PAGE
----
by Matthew Cook
My older brother Gary and I used to share a bunk bed. He had the top, I had the bottom. This arrangement was established after much fighting and experimentation, and we finally learned to be happy. The bed was made from plain wood, pine or some such, and creaked like a sailing boat each time either of us moved the slightest bit. In his sleep he gulped air, like a hungry man eating. Sometimes I dreamed of the slats breaking and his body crashing down on top of me.
When the weather was warm, our bed oozed sap from its various knots and creases. Bulbous, golden ejaculations that fascinated and appalled us. It was too magical a thing to suddenly emerge in so ordinary a place, it didn’t seem right. We told dad, who angrily denied it was happening at all, as if we were insulting his craftsmanship. But he had only bought it in a cardboard box and screwed it together, without much thought at all.
Gary was my superior, until the year he turned 11 and all his teeth began to fall out. He tried to blame mum’s cooking, but we all knew lackadaisical brushing was to blame. He got bored so easily, first one hand becoming tired, and then the other. I once watched him play the piano for a full half hour just sucking on the bristles. His new artificial teeth were expensive and we went on holiday to our grandparents’ house that year. From then on we were equals and nothing was the same.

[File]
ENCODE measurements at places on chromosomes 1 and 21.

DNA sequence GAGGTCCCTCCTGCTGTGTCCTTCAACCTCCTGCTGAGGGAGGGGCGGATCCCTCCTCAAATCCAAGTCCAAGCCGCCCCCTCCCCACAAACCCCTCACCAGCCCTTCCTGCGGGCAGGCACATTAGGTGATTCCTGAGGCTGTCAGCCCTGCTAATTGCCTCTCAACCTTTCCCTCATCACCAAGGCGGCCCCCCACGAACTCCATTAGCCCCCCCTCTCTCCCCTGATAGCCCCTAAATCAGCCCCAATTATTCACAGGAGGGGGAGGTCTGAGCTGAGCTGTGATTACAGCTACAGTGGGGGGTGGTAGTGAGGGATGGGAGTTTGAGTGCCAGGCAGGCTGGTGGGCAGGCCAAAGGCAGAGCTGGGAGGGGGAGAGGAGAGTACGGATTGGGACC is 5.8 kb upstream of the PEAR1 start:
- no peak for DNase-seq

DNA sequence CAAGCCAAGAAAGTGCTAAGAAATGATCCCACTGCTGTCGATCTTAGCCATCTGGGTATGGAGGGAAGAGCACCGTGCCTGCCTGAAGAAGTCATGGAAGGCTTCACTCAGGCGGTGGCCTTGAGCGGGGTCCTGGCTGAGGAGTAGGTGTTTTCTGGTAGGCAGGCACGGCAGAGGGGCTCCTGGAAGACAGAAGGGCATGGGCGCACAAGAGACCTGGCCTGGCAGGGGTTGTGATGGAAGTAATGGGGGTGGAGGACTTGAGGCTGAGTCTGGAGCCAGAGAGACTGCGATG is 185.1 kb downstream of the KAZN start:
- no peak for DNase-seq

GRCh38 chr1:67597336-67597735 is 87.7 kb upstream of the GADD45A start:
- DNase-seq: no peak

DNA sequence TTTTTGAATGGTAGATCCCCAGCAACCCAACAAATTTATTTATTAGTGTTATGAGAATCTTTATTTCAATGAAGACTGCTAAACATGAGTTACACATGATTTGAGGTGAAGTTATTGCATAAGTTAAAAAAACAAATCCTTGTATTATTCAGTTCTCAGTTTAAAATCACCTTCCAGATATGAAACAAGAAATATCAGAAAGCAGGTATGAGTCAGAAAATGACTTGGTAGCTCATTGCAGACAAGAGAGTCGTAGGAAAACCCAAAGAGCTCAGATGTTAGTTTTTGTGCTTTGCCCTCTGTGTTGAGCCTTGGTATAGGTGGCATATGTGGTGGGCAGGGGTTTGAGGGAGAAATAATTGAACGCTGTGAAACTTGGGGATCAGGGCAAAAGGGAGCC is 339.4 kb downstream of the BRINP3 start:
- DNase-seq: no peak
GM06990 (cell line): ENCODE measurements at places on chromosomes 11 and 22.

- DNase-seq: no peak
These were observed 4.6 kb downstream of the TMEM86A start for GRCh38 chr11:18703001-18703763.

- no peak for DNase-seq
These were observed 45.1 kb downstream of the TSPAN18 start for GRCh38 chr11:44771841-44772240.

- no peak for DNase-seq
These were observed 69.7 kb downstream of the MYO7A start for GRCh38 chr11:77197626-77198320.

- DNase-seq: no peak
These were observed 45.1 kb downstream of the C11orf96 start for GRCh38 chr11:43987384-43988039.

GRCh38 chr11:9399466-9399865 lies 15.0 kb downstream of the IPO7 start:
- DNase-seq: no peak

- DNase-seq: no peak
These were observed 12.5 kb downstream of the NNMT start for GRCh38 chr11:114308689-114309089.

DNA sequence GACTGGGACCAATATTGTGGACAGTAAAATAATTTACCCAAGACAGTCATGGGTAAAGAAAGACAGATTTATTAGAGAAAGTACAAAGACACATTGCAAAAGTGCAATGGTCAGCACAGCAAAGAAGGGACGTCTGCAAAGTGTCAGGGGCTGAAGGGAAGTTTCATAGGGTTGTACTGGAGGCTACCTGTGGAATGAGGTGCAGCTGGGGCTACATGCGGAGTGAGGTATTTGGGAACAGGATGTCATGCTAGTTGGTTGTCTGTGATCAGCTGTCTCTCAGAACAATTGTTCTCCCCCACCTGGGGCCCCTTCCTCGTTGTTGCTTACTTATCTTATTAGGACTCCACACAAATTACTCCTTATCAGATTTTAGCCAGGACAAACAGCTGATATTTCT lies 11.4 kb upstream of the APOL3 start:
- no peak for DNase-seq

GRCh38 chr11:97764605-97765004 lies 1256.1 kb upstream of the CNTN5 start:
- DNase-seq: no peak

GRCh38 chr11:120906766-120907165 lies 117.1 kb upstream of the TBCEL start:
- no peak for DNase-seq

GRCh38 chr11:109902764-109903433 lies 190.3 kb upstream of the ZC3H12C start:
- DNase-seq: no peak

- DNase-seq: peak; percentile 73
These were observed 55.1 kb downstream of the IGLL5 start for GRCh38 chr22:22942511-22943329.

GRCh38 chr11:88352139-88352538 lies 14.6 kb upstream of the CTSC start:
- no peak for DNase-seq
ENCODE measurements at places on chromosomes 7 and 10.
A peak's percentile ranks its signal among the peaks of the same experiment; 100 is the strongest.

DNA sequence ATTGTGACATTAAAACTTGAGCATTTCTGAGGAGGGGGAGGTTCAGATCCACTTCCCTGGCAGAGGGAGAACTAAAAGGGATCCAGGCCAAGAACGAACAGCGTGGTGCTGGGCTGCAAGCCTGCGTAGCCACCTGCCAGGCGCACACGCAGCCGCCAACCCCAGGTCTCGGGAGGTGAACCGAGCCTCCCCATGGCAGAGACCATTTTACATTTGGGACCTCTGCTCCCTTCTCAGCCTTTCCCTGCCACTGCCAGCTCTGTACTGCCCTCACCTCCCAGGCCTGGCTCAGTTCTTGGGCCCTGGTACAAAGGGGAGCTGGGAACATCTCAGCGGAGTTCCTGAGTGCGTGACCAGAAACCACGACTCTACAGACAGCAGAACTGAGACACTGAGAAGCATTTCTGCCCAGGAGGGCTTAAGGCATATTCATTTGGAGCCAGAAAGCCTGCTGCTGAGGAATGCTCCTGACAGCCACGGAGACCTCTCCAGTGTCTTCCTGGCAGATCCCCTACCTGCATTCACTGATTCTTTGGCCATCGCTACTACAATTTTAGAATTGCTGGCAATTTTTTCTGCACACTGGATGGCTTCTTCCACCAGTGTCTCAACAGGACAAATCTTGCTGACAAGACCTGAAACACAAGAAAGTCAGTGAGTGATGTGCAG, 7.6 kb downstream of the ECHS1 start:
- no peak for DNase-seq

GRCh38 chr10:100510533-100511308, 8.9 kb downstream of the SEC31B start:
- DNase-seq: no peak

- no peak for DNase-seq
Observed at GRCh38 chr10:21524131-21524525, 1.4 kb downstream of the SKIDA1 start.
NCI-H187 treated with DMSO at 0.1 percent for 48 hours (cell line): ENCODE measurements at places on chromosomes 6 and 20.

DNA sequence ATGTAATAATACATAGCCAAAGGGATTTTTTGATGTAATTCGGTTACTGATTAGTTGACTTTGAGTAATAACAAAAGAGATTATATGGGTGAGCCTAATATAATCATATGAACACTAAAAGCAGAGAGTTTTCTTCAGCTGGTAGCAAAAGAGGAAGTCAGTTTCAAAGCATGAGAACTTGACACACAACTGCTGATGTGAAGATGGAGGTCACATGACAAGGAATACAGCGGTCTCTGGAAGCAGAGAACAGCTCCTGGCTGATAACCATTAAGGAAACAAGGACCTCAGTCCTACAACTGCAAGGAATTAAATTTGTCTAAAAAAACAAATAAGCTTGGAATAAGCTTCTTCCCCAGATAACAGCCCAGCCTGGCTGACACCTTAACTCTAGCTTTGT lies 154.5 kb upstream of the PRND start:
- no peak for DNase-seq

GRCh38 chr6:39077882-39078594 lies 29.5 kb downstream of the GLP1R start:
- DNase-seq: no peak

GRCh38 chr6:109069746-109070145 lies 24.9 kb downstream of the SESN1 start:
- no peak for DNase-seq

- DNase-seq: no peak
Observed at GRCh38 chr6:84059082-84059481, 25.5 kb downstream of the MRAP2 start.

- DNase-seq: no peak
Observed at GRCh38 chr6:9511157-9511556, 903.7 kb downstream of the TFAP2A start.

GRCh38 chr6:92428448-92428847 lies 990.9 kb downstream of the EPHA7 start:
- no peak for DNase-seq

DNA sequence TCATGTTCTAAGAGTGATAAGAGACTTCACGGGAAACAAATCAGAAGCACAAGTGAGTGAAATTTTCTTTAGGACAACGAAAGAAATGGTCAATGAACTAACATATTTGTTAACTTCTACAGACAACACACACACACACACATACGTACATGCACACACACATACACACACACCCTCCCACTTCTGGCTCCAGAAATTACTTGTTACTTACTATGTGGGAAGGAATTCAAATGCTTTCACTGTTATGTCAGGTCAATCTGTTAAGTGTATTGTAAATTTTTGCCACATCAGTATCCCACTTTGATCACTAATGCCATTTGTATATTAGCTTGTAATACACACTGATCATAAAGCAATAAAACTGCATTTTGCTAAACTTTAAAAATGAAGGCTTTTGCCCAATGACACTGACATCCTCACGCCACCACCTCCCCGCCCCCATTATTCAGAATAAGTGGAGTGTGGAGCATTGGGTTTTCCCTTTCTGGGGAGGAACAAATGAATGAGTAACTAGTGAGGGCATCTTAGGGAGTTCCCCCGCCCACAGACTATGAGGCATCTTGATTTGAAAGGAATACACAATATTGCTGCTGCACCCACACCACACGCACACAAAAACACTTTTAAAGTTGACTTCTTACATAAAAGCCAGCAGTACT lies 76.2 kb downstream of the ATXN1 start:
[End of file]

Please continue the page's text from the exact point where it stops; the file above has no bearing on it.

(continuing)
I began feigning sleep around the house to spy on him more easily, and discovered that he had a habit of scratching deep inside his ears with whatever was to hand. I often saw swirls of ballpoint pen around the soft rifts of his ear hole, disappearing into the darkness inside. I pointed this out to him and his best-friend Avon one day when we were walking home from Church. Without speaking, Gary shoved me on the ground and tried to ram a twig into my ear. He would have done it too if Avon hadn’t kicked him in the balls.
I ran home and demanded my own room. Mum agreed right away. She had noticed me sleeping in the daytime and was concerned I had a fatigue problem. I was given dad’s office, and my own bed made of curved metal pipes. Smooth and silent. Dad was relocated to the dining room, which may well have had an impact on a great many things in the long run.
Some time later, I caught sight of Gary in our old room, scratching deep inside his ear with the hooked end of a coat hanger. He made a high-pitched noise that I felt behind my eyes. I did my best not to notice.
He has a daughter now. I tend to forget her name.
Matthew Cook has been a hospital porter, a script consultant and a retail snoop but is currently a freelance writer based in Liverpool. His fiction and reviews have appeared in Oblong, Number Eleven, Small Doggies, PANK, Tusk, Imbroglio and Cooldog. You can sometimes find him on twitter @mattjohncook. Website: hellomattcook.com.